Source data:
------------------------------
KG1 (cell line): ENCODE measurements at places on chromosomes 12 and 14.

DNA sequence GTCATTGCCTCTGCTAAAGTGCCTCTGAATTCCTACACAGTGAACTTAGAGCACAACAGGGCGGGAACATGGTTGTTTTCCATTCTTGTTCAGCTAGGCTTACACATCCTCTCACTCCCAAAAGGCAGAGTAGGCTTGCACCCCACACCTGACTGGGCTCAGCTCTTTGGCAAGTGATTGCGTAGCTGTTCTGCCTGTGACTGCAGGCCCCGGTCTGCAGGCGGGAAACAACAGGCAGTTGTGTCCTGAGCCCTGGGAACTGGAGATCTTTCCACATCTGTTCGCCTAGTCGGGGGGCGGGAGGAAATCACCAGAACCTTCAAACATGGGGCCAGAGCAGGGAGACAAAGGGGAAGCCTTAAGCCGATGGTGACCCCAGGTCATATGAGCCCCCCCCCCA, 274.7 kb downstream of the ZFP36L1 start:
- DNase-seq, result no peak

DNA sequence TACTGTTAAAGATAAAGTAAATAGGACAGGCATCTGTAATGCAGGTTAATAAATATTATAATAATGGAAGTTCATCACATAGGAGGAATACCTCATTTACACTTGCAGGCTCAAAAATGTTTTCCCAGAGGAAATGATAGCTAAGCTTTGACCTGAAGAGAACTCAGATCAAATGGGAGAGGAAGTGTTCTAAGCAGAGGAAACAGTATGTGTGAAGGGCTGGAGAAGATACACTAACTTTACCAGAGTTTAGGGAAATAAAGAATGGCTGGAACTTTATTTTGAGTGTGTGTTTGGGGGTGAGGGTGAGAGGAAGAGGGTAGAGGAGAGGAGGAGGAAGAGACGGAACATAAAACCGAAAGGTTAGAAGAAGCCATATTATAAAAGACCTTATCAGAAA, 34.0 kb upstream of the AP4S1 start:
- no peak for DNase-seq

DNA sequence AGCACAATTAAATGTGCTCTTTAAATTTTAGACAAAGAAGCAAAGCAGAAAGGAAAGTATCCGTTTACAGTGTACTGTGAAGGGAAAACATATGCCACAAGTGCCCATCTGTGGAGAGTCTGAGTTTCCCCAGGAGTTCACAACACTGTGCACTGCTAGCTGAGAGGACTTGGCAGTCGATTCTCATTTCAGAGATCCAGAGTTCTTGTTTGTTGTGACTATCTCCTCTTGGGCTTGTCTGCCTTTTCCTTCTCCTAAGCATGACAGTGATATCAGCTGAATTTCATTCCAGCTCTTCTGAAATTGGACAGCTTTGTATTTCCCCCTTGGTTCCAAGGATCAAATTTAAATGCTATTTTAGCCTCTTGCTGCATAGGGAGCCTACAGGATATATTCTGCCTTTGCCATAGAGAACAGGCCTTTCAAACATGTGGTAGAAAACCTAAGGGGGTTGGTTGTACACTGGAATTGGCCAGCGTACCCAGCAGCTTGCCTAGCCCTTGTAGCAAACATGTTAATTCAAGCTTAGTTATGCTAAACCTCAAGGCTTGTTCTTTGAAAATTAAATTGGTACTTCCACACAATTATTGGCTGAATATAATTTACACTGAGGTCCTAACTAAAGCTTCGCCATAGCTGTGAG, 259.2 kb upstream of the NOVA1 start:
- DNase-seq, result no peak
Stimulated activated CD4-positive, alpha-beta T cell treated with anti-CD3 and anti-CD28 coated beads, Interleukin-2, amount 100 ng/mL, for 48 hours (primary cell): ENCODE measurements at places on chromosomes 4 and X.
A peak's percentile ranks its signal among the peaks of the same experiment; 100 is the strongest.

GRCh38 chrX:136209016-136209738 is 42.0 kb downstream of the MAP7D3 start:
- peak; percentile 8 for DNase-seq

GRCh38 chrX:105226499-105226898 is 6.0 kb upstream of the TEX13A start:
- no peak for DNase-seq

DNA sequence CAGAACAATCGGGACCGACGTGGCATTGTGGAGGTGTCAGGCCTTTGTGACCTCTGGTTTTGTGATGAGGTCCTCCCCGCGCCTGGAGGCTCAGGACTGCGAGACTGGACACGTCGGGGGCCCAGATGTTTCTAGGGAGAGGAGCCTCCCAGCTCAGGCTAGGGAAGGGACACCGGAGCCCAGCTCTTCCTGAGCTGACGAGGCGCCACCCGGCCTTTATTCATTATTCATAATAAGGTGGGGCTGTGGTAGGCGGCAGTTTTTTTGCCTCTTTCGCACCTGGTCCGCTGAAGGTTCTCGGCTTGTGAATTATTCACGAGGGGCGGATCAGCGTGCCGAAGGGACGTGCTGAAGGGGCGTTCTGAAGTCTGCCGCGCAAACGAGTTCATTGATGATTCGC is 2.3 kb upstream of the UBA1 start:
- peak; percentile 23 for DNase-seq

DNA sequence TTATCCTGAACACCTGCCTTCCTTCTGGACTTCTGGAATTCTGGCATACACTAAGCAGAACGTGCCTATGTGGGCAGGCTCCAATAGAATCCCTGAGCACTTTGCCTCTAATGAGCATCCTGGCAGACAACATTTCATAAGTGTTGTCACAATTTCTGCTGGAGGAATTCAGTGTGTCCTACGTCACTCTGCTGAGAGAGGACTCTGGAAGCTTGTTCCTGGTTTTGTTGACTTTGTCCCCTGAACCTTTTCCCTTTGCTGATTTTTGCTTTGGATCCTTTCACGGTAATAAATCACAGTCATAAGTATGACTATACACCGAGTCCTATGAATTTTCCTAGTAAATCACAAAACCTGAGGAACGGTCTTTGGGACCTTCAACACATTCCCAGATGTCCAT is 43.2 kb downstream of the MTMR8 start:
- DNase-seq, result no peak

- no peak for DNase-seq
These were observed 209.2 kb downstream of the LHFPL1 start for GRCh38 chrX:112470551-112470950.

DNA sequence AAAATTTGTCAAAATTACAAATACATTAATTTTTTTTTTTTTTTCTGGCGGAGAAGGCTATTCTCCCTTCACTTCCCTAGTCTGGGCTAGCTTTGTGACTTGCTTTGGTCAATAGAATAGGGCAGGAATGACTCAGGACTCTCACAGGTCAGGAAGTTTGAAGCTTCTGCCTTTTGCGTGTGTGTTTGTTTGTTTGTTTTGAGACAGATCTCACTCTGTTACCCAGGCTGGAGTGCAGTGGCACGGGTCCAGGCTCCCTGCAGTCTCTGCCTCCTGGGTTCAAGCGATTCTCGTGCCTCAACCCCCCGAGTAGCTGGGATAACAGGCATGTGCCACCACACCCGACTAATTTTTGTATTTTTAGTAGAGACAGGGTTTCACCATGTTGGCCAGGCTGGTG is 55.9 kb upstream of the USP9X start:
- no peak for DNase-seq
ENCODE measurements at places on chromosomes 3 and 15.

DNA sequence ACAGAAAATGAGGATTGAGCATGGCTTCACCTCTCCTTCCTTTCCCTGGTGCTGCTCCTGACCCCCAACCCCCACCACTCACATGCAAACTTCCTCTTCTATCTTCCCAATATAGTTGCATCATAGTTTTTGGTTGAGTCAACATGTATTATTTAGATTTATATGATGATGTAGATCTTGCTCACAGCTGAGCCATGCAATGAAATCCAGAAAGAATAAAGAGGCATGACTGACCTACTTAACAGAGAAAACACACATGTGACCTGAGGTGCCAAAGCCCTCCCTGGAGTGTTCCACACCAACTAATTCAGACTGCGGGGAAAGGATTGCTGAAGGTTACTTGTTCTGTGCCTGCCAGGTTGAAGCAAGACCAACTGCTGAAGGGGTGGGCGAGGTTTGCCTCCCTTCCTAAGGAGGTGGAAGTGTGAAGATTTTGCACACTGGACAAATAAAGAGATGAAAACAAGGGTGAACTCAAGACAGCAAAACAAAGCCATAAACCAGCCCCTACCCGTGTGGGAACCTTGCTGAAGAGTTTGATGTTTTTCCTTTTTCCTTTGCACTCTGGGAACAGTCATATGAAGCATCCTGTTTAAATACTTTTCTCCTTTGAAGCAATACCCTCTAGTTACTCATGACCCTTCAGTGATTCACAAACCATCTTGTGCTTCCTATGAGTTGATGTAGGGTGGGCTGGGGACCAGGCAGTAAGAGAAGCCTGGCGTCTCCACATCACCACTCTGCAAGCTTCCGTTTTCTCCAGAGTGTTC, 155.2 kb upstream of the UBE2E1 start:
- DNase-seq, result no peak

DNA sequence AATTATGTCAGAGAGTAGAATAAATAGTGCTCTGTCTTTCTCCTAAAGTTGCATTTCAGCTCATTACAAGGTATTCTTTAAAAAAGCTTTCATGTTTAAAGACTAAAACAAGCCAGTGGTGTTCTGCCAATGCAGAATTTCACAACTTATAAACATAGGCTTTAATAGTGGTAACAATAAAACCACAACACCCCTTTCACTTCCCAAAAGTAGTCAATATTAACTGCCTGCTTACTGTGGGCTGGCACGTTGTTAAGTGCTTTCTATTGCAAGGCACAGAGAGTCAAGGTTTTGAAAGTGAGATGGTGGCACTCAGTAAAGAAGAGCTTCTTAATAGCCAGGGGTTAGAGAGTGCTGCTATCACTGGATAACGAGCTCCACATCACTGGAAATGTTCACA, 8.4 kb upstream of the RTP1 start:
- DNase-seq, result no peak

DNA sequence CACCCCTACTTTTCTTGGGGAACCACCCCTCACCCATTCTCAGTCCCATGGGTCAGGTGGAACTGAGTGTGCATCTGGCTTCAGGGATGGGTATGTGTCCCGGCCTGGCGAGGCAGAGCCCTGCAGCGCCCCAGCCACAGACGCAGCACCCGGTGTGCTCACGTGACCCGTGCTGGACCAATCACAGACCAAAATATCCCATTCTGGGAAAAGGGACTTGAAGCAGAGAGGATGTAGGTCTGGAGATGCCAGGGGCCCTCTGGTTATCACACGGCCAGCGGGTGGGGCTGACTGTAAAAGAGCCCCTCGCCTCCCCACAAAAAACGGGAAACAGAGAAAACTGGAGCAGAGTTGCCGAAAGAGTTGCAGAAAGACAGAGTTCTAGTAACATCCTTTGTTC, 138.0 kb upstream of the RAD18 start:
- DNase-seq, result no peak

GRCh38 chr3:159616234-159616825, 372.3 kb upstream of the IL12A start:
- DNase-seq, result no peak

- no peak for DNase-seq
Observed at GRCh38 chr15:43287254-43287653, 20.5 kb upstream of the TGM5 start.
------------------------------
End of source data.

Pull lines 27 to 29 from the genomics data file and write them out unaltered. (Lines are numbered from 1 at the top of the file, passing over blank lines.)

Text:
DNA sequence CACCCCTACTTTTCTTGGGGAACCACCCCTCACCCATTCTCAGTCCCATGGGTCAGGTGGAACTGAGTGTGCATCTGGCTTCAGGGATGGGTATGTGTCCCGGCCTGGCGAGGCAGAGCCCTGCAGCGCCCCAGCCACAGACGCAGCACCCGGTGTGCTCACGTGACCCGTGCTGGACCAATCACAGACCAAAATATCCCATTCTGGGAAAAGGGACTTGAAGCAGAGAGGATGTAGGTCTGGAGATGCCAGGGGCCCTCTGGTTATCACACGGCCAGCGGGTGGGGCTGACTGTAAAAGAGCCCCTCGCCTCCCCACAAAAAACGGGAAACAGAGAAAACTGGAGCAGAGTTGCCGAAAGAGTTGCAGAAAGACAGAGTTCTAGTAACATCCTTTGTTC, 138.0 kb upstream of the RAD18 start:
- DNase-seq, result no peak

GRCh38 chr3:159616234-159616825, 372.3 kb upstream of the IL12A start: